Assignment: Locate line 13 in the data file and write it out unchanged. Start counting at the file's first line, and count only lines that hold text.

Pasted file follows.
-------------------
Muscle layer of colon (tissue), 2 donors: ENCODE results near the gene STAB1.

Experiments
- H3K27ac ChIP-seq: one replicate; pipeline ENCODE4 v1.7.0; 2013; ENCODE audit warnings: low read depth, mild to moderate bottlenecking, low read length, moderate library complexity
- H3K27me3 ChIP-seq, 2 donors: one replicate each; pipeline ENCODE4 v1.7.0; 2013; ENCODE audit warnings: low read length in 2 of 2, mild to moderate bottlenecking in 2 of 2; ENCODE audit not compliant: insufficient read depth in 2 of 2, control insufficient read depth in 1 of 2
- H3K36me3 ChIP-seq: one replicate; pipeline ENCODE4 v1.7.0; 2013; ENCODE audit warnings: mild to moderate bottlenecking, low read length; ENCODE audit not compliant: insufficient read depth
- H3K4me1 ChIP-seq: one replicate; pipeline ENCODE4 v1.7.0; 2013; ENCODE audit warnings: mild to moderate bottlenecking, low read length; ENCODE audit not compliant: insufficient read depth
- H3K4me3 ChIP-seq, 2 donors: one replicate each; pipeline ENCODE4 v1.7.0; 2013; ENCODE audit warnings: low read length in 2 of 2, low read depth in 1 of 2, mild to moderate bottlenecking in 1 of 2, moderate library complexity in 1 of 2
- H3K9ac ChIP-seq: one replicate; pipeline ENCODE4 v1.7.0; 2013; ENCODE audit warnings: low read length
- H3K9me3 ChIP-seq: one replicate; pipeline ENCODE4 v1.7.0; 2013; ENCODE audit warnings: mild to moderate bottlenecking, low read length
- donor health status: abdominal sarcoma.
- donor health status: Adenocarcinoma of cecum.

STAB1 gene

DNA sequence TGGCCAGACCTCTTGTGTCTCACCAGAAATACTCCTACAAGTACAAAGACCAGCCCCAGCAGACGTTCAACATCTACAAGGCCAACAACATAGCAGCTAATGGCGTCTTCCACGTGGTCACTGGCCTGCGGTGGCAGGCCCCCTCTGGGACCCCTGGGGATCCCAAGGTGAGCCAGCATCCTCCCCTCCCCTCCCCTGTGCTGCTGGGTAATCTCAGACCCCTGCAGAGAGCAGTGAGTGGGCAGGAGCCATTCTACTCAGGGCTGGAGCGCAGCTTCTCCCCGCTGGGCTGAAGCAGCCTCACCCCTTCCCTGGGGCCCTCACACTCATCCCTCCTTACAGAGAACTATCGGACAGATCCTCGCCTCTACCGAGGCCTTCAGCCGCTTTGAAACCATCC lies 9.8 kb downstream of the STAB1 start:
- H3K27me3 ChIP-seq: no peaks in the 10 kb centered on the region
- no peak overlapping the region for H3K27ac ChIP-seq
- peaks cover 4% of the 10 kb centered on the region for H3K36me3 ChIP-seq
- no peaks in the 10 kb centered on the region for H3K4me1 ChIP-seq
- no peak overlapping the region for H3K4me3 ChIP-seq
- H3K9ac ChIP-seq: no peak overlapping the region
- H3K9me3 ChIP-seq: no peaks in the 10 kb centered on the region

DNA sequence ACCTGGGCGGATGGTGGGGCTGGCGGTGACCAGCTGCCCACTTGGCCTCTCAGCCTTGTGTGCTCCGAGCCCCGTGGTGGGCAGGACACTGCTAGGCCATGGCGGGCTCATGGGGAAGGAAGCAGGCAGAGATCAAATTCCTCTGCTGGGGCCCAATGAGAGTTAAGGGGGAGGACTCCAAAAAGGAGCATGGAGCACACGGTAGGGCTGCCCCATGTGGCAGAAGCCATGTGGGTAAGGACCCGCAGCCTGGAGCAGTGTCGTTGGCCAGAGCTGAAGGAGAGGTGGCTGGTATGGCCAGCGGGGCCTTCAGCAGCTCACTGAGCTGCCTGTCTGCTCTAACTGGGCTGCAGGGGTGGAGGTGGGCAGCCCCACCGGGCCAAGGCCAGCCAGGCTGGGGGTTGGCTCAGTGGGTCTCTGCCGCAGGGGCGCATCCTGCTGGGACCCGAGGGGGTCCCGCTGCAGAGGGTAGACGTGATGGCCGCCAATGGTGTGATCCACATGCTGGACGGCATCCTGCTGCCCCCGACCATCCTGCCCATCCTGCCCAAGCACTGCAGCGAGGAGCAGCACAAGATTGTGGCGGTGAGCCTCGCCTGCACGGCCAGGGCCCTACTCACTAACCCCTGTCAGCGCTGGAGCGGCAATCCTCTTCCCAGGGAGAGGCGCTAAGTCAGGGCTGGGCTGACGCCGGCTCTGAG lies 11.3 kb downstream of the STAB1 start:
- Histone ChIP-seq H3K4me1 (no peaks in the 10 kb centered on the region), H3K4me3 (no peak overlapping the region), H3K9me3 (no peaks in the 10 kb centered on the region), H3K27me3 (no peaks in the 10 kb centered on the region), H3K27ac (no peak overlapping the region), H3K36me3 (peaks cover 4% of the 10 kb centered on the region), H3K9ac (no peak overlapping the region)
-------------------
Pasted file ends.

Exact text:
DNA sequence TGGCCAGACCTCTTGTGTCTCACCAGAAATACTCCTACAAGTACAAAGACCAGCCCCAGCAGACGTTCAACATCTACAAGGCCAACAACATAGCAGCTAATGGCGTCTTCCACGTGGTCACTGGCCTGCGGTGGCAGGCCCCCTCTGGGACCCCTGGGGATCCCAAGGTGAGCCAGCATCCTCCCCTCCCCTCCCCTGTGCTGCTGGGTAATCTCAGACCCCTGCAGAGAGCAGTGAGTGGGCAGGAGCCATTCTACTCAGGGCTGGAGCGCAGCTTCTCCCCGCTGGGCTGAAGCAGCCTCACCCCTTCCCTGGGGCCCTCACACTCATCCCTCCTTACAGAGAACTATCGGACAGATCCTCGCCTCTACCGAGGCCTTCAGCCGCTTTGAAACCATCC lies 9.8 kb downstream of the STAB1 start: